Since we had lost those two tubed fish, there was still incentive for us to get back out there. Sam had gone out with another brood angler once more in between and had gotten another buck and a doe, but we still needed another buck badly before the does in holding ripened. The next seven days off, I planned to do a couple more days out there. Sam and I arrived at the river early in the morning on my first day off and fished through five of the “give me” runs. We were now on the 8th run, and I had peeled off ahead of Sam with metal to quickly cover water. I often employ this strategy. These spring run fish tend to school up, so where there’s one, there’s often more. There is almost always at least one in the school angry enough to go after metal to give the rest of them away. We had been having a tough time finding fish today, so I had just gotten to the point that I was ready to run and gun to try and find an aggressive one. I was now way back in the long run, in a place where I had never caught one (and somewhere where I typically never fish). I’ve learnt over the years that you can’t fish far enough back in runs, especially with a swung spoon. Being that metal is so quick, I often tend to fish more water that I normally wouldn’t try. I decided on three more casts since I was still waiting for Sam to catch up. I took the first cast without action, took my 5 steps, and the repeated my cast. Half way through the swing I was met with an unmistakable grab. I went through again for nothing. I back tracked and went through again. Still nothing. I went even further back up and fished the last 10 casts all over again, all the way through to the shallow tail out and whitewater spill over, and still nothing. At this point I went over to shore and put my spoon rod down and grabbed my float rod. I was sure that was a fish, and I knew almost exactly where it was (based on where I had the grab). Just as I start putting together my float rod, Sam comes down. As I bait up, I explain to him I just missed one. I cast out, and he cast out not more than 30 seconds later. My float comes up on where I missed the spoon grab and it drains hard. I reel down, set hard and get a great hookup. One, two, three flashes, a short run and a top water boil and it’s gone. Meanwhile, Sam’s float has been slowly meandering its way down to where I had just lost the fish. As he comes up on the rock, his float goes down too. Right off the initial flash it was evident his was quite a bit bigger than the one I had just lost. It was a hot fish that ended up taking us quite a ways down the rapids. We eventually landed it, and breathed a sigh of relief. Finally another buck in hand.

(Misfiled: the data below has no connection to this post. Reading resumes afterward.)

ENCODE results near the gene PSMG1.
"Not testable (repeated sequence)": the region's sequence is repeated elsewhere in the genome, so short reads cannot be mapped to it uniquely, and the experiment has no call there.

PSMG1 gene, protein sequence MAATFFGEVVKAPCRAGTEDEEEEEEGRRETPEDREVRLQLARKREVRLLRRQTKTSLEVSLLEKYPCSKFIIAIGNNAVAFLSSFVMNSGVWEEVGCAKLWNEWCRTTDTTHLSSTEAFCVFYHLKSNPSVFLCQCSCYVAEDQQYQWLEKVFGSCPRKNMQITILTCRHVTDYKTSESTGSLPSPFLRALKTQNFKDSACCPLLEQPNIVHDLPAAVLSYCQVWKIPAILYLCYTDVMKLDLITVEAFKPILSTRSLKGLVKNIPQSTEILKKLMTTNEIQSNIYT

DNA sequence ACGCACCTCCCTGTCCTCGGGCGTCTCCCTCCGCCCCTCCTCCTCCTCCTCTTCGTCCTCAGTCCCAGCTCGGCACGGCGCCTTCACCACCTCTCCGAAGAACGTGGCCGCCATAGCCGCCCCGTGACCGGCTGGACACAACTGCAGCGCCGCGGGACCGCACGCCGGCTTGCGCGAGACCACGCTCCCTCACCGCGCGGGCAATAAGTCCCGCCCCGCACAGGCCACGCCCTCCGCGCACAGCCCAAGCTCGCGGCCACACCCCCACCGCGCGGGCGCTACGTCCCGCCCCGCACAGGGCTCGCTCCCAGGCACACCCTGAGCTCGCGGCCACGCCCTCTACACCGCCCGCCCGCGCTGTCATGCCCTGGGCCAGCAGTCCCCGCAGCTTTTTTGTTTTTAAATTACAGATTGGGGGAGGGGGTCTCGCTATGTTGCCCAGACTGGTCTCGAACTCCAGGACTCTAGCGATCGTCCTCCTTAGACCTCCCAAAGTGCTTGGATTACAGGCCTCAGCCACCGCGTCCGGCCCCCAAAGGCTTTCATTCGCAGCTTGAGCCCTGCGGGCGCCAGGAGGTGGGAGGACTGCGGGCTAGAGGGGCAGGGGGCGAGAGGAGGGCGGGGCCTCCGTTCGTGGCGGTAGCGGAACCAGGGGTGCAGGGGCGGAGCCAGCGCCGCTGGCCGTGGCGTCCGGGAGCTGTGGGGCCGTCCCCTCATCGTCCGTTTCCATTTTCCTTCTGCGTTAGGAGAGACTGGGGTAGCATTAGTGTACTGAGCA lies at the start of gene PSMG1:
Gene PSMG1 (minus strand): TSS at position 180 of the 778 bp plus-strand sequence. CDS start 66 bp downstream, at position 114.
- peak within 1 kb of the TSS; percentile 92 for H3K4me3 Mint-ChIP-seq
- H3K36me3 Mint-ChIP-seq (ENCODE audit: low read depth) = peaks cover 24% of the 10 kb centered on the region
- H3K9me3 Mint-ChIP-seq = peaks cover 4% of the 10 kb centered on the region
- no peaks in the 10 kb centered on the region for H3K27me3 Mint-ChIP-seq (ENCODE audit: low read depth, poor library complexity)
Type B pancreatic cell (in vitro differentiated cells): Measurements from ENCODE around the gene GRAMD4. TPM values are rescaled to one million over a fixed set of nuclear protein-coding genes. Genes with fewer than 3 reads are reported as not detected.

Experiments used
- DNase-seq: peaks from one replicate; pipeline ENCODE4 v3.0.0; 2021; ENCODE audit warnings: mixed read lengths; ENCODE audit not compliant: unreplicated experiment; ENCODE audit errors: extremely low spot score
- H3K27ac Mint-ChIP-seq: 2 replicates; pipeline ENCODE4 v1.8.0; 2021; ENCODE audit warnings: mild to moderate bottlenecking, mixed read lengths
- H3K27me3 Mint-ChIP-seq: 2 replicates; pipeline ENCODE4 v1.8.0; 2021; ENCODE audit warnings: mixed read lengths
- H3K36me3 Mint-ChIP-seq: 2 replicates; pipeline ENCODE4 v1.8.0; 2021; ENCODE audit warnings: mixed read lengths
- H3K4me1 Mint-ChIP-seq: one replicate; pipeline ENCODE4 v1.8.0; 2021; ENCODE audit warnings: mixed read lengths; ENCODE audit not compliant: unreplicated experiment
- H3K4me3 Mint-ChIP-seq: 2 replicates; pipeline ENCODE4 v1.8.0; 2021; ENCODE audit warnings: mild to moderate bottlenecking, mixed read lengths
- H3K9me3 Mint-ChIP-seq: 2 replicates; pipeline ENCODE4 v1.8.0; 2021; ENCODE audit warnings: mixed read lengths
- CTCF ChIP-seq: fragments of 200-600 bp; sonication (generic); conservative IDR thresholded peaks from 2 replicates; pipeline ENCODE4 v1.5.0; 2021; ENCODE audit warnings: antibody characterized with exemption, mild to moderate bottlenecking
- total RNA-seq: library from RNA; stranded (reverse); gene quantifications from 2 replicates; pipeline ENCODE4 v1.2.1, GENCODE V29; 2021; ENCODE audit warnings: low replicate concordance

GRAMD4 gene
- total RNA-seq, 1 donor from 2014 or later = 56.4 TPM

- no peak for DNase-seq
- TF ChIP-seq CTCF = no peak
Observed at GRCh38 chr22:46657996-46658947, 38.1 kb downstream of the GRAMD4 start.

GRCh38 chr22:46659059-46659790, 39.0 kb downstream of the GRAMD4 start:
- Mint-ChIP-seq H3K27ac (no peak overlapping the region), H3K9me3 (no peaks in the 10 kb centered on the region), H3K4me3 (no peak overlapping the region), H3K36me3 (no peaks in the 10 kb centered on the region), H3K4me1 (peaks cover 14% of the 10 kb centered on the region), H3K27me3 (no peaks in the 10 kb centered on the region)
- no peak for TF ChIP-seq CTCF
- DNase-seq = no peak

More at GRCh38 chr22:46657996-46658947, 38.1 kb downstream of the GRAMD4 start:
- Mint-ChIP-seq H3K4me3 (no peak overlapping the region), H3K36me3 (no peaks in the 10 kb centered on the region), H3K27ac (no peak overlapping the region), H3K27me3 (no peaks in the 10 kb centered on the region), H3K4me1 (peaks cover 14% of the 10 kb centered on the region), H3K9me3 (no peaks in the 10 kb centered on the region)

That was unfortunately the only fish of the day. Time was winding down for the hatchery to collect fish (the does in holding were getting close to ready). Kitty and I ended up going out to give it one last ditch effort before the deadline to stop brood collection. At this point, we had a suitable number of bucks to does, but it’s always better to have an extra buck or two in case one isn’t ready at the time that the spawning occurs. Kitty and I didn’t have much time to fish the day we went out – only time for one stretch of river. Our very first run, maybe five casts in, Kitty gets a solid float down. We weren’t entirely sure if it was bottom or not (we were fishing deep), but it looked pretty fishy, and it was in the right spot, so we pressed on. Kitty’s determination to flog every inch of the run finally paid off, and she was rewarded with a nice little doe. Strangely enough, it wanted her pink worm rather than my nice roe? Most years, Kitty is on the island teaching at this point, but due to Covid, she was teaching electronically from home. This allowed her to actually come back home with me to the mainland much earlier than normal. Before this day, Kitty had actually never had the opportunity to fish this river with me for winter runs, so it’s another brand new one checked off the list for her! What an incredible season for Kitty – 11 rivers so far and 7 have been brand new!
The next run down resulted in me getting yet another doe, which we released as well. As I said earlier in this blog post, bucks are incredibly hard to find here. We’ve been lucky this year to get just the right number that was required to finish off our brood. It’s actually the first time in a decade that we’ve achieved brood targets for this particular system – something that is worth celebrating! Even if today’s fish was the last of the season for me (it was definitely getting late), I would end it on a happy note. For the second time in four years, I was able to tail fish out of 20 different rivers, and I managed to have a small positive impact on fish stocks to end it on my 20th flow with some brood stock fish for the hatchery program. Hopefully 2023 will see some great numbers on this system as a result!